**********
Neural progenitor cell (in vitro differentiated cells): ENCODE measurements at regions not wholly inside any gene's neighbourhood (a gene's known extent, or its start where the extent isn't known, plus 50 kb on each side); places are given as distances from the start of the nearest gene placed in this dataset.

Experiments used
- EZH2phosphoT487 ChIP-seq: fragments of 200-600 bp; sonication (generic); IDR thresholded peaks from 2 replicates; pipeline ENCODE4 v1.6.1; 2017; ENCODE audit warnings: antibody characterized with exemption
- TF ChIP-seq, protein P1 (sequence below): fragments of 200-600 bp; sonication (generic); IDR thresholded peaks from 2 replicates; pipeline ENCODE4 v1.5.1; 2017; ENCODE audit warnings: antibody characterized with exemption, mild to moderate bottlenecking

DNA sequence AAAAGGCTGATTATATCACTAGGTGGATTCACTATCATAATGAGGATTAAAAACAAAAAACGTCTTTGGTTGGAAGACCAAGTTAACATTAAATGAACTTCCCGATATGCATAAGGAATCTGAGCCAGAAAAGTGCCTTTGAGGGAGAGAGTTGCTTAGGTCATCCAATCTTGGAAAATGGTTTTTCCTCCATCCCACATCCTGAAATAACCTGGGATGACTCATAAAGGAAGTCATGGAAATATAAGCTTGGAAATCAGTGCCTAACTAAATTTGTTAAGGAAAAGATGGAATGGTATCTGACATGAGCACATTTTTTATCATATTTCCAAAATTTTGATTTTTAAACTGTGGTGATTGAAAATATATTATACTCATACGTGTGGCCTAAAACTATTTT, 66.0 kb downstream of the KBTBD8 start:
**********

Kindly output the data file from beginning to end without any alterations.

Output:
Neural progenitor cell (in vitro differentiated cells): ENCODE measurements at regions not wholly inside any gene's neighbourhood (a gene's known extent, or its start where the extent isn't known, plus 50 kb on each side); places are given as distances from the start of the nearest gene placed in this dataset.

Experiments used
- EZH2phosphoT487 ChIP-seq: fragments of 200-600 bp; sonication (generic); IDR thresholded peaks from 2 replicates; pipeline ENCODE4 v1.6.1; 2017; ENCODE audit warnings: antibody characterized with exemption
- TF ChIP-seq, protein P1 (sequence below): fragments of 200-600 bp; sonication (generic); IDR thresholded peaks from 2 replicates; pipeline ENCODE4 v1.5.1; 2017; ENCODE audit warnings: antibody characterized with exemption, mild to moderate bottlenecking

DNA sequence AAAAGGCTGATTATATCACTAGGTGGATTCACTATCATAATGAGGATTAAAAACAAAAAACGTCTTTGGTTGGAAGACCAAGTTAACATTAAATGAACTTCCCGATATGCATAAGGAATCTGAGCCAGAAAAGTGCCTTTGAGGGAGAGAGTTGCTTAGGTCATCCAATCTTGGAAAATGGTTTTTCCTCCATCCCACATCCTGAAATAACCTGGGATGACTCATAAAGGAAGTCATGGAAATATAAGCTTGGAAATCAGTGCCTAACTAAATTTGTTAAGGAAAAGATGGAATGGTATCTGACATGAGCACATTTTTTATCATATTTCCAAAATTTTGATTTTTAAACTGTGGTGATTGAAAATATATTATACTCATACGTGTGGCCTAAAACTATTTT, 66.0 kb downstream of the KBTBD8 start: